What is needed is the high level functionality of the Watch Dog hardware, and any associated API capability for configuration and control.
And if the Intel Watch Dog hardware is integrated with Linux, just mention that it is integrated, and provide a simple test scenario, with results.
Thanks in advance.
I apologize for the delay in our response, however, we have an update for this case.
Joule supports iTCO watchdog. You can find a very useful document about how to test an iTCO watchdog in http://www.madore.org/~david/linux/iTCO-wdt-test.html. I’d suggest that you pay special attention to steps 5 and 6 as they show you how test the watchdog. For example, please read the following:
(Taken from step #5) “…Now type the following commands at the administrator prompt:modprobe i2c-i801modprobe i2c-smbusmodprobe iTCO-wdt
(note that capitalization matters: it's iTCO-wdt and not itco-wdt; on the other hand, the minus sign can be replaced by an underscore in any or all of these lines if it's somehow easier to type). The first two load the I²C bus drivers and the third loads the watchdog driver itself. None of these commands will produce any output.
Optional: check whether the watchdog has correctly been detected by typing dmesg to view the Linux kernel logs. Look for lines such as the following (preceded by numerical timestamps):iTCO_wdt: Intel TCO WatchDog Timer Driver v1.11iTCO_wdt: Found a Intel PCH TCO device (Version=4, TCOBASE=0x0400)iTCO_wdt: initialized. heartbeat=120 sec (nowayout=0)
If only the first appears, the watchdog was not detected (and it is useless to continue). If all three appear, the watchdog was correctly detected…”
(Taken from step #6) “…Finally, type the following at the administrator prompt:cat >> /dev/watchdogand press enter twice. This will cause the watchdog to start counting down. The prompt will not return (do not press control-c nor control-d), simply wait.
After a few minutes (specifically, twice the heartbeat value indicated in the above optional step), the system will perform a hard reboot.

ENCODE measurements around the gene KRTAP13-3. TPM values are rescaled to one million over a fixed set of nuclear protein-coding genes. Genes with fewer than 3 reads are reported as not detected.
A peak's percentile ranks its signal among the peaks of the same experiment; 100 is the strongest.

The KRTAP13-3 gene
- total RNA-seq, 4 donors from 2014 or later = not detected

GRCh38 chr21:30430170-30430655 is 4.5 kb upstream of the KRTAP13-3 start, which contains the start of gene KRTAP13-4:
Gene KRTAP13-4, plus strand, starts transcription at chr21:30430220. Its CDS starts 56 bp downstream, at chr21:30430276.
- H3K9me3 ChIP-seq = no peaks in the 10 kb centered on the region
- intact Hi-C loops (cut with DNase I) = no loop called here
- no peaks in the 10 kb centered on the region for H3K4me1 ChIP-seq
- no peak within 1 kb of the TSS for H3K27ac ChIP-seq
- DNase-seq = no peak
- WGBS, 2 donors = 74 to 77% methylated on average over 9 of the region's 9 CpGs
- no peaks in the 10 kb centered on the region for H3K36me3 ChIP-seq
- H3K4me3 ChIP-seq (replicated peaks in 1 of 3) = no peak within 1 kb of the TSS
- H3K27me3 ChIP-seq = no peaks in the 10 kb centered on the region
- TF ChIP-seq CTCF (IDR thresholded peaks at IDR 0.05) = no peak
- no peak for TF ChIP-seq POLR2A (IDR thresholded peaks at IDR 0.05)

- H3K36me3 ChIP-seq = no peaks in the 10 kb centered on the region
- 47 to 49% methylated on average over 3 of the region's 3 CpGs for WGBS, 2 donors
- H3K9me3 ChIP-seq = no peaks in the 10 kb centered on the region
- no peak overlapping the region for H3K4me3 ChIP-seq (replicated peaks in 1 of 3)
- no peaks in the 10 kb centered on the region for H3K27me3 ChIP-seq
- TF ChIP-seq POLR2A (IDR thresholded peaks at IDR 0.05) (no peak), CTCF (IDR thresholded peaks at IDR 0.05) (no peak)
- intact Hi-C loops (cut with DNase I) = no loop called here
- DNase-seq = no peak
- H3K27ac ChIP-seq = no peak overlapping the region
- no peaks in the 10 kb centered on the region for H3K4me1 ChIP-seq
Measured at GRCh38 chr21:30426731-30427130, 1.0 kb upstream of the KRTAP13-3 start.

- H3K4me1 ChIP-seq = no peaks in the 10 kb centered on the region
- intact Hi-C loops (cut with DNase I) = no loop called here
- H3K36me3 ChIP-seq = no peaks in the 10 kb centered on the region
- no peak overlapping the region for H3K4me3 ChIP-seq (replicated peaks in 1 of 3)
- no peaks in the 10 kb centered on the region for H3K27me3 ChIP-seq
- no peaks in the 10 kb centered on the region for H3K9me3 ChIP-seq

Results: If the system performs a successful reboot (as if the reset button had been pressed), congratulations!, the watchdog is functioning correctly. (Please report a success to me.) If the system fails to reboot (remains forever hung in POST), turn the computer off, disconnect the power supply for a few minutes, and then perform a cold reboot to return to normal operation. Please report this as a failure…”
I believe this will be of help for you, let me know if you still have any doubts and we’ll do our best effort to help you with them.
A colleague and I tried this with no success.
Here is his observations:
I tried this and found that it is NOT implemented:
The Intel support suggested the following page to try:
; sudo modprobe i2c-i801
; sudo modprobe i2c-smbus
; sudo modprobe iTCO-wdt
; dmesg | tail -2
[ 1207.985628] iTCO_vendor_support: vendor-support=0
[ 1207.988640] iTCO_wdt: Intel TCO WatchDog Timer Driver v1.11
; ls /dev/watchdog
ls: cannot access '/dev/watchdog': No such file or directory
Appears that Ubuntu does NOT support the iTCO driver
The documentation page includes the following which suggests that we’re missing the necessary lines to prove that it loaded:
Optional: check whether the watchdog has correctly been detected by typing dmesg to view the Linux kernel logs. Look for lines such as the following (preceded by numerical timestamps):
iTCO_wdt: Intel TCO WatchDog Timer Driver v1.11 iTCO_wdt: Found a Intel PCH TCO device (Version=4, TCOBASE=0x0400) iTCO_wdt: initialized. heartbeat=120 sec (nowayout=0)
If only the first appears, the watchdog was not detected (and it is useless to continue). If all three appear, the watchdog was correctly detected.
We checked the input you provided us and analyzed it. We can confirm that our answer is valid for Ostro, if you'd like to test this on Ubuntu, you will have to get in contact with Canonical. You can do so in https://www.ubuntu.com/support/contact-us.
We apologize for any inconvenience this might cause.